Bathrooms, Bigots, and Bad Logic

transflag_viaTorbakhopperThe anti-trans bathroom bills legislatures have been passing or proposing lately are obvious discrimination—yet, for an apparently significant group of people, they seem to be about protection. For weeks now I’ve been trying to wrap my mind around how anyone could think these bills did anything useful; how anyone could see them as something other than an assault on the liberties of trans people specifically. The flimsy rationalization that we have to keep people “safe” from “predators” seemed farcical—could anyone actually believe that?

Of course, part of the answer lies with bad logic. It’s easy to play the game of spotting logical fallacies in other people’s arguments, but what I sometimes forget is that bad logic feels convincing, even when stopping to think about it clearly would destroy it. The argument that we need to protect people from supposed trans predators is nonsense, but it doesn’t feel like it. Until you stop to think about it and realize that there are zero incidents of trans people doing anything untoward in public bathrooms (unlike, say, republican legislators).

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Protecting Religious Liberty

ReligiousLiberty_via_Joel_KramerIn the wake of the Supreme Court’s decision to affirm the freedom to marry for all Americans, regardless of gender and sexual orientation, a small but vocal opposition is loudly lamenting the horrific consequences. Their main argument, it now seems, is one of religious liberty. I am sympathetic. It is a good argument, and a just argument, and it is also fundamentally misapplied.

(There are some who still cling to the idea that same-sex marriage is an assault on “traditional” marriage, but they sidestep any question of how to define traditional marriage. Amanda Marcotte brilliantly deconstructs that argument here.)

So what of this argument for religious liberty? I am afraid it is well-founded. Indeed, freedom of religion is a part of our constitution and a critical pillar of our society. Without it we might have a state-sponsored religion and a set of laws imposing one set of beliefs on everyone, regardless of their person choice. So, yes, protecting people’s religious liberty is incredibly relevant here.

But the religious liberty of evangelicals is not the liberty in question.

The people talking about religious liberty right now are prominent senators, presidential candidates, judges, pastors, and Fox pundits. They have never been forced to do anything against their beliefs, but they remain terrified of the possibility. In their view, extending the institution of marriage to same-sex couples might possibly infringe on the religious liberty of evangelical florists, wedding planners, clerks, caterers, and so on—people who might be involved in a gay wedding and deprived, by this ruling, of their religious “right” to refuse to participate. In effect, they want the religious liberty to discriminate against people they do not approve of.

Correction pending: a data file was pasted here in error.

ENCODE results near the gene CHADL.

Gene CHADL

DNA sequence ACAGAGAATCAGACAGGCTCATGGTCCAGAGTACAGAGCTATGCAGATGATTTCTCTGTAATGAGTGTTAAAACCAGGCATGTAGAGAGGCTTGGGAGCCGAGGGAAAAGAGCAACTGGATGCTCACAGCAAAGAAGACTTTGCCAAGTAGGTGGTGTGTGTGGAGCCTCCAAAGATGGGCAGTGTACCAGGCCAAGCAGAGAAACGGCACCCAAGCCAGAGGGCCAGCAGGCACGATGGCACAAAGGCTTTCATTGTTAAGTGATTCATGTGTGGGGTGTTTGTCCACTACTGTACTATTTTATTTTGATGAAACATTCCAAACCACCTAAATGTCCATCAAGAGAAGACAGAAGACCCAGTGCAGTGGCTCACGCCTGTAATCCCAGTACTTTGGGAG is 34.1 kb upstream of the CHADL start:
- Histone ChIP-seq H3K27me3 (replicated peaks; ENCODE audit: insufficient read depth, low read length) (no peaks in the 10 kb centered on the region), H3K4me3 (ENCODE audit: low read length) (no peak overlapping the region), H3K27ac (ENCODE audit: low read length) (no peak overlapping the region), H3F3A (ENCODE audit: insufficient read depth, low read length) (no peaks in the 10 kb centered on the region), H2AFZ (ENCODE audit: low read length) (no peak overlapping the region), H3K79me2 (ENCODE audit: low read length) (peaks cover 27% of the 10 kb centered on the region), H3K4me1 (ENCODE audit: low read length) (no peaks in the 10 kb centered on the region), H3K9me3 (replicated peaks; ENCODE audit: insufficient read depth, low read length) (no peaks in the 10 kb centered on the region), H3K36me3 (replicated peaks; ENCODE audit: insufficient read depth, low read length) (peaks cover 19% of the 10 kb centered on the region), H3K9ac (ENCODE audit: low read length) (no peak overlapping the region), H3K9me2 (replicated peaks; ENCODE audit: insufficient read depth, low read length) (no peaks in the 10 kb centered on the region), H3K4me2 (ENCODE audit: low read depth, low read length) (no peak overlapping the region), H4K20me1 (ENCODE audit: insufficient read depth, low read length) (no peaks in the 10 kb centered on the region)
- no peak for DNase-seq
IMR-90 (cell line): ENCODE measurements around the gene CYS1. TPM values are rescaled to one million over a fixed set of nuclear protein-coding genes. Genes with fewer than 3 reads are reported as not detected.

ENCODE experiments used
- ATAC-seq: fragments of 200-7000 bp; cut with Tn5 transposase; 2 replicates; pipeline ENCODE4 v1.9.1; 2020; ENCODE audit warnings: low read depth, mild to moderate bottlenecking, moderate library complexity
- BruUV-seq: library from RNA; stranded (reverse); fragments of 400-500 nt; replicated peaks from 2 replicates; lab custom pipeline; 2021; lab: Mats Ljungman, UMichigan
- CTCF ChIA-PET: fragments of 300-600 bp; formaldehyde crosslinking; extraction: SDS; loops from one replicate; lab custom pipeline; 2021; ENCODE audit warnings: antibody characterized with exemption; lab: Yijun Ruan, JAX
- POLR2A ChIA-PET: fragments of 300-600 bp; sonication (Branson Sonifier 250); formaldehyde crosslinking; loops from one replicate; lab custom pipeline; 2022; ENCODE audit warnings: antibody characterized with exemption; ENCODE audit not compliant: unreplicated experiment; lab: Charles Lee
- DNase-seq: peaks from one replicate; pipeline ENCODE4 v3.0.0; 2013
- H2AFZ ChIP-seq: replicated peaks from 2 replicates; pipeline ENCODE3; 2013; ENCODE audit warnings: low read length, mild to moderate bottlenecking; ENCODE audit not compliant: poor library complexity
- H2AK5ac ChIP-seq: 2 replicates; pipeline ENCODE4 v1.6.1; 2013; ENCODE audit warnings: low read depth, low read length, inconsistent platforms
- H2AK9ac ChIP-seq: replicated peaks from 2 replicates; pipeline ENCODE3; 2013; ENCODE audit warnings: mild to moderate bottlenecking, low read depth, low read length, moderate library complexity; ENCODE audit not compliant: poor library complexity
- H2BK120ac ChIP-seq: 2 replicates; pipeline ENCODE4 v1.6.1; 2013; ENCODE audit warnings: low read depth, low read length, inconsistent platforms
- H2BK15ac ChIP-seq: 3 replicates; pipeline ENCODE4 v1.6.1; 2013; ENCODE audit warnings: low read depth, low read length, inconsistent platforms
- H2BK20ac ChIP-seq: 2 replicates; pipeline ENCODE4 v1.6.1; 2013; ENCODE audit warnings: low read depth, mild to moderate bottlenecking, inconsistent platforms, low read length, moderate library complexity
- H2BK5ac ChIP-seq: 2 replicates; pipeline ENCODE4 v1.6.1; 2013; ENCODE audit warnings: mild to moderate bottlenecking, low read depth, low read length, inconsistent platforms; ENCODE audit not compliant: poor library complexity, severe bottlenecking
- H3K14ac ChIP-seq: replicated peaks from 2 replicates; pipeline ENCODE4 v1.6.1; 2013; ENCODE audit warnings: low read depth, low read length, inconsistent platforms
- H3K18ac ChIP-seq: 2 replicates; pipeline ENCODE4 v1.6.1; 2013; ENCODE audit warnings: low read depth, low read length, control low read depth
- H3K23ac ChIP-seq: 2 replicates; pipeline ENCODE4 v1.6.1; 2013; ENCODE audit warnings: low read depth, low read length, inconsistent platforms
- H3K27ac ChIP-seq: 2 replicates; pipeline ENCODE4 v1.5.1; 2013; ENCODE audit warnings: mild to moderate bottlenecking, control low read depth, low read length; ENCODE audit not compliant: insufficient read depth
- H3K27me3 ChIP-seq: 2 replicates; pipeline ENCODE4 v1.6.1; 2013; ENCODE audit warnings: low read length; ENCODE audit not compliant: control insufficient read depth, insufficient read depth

Of course, that isn’t what religious liberty means. If evangelicals wanted to claim religious liberty as an argument for discriminating against women or black people, society would have no trouble piercing the veil of confusing language and identifying the bigotry at its heart. And before you think that would never happen, it has. Paul’s letters have been used, and are sometimes still used, to exclude women from leadership positions in Christian communities. The argument that black skin is the mark of Cain was used to justify persecution of blacks in previous centuries. In both these cases, religious liberty is not diminished when discrimination is outlawed.

In fact, discrimination is the opposite of religious liberty. However one tries to contort around the issue, the bottom line is that religious liberty—and all liberty—is not about the freedom to fully practice your beliefs. It is about the absence of any imposition of belief. Religious liberty means no one religion’s beliefs may be imposed on those who believe differently.

And let me be clear: discrimination is the imposition of belief. Offering a service, whether that is cake decoration, wedding planning, or acting as a public servant, is stepping out of your role as a religious believer and into your role as a part of society. Within that role, denying service to people you disagree with is institutionalizing your religious belief and imposing it on the people around you.

Of course I realize that liberty, and freedom, conflict. But the freedom of one person to believe and practice as they choose cannot and does not trump anyone else’s same freedom. If, for example, sacrificing children is a part of your belief, that does not mean your religious liberty is at issue if the law says you cannot do that. When the liberty of individuals conflicts, we must negotiate an equal path, a path that preserves the most freedom for the most people.

In the case of religion, you are free to believe whatever you choose, but you are never free to impose your beliefs on the rest of society. By living in a society with freedom of religion, you are implicitly agreeing to a social contract that subordinates your personal beliefs to the ideal of religious liberty for all, including those who do not agree with you.

You are free to disagree, and to disapprove, and to believe prejudicial things. That is your right. But it is never your right to discriminate. You don’t get to pick and choose the beliefs to which religious liberty applies, because religious liberty isn’t about beliefs. Religious liberty is about people. And religious liberty means same-sex couples get the freedom to marry, and you get the freedom to disapprove. But you don’t get the freedom to stop them.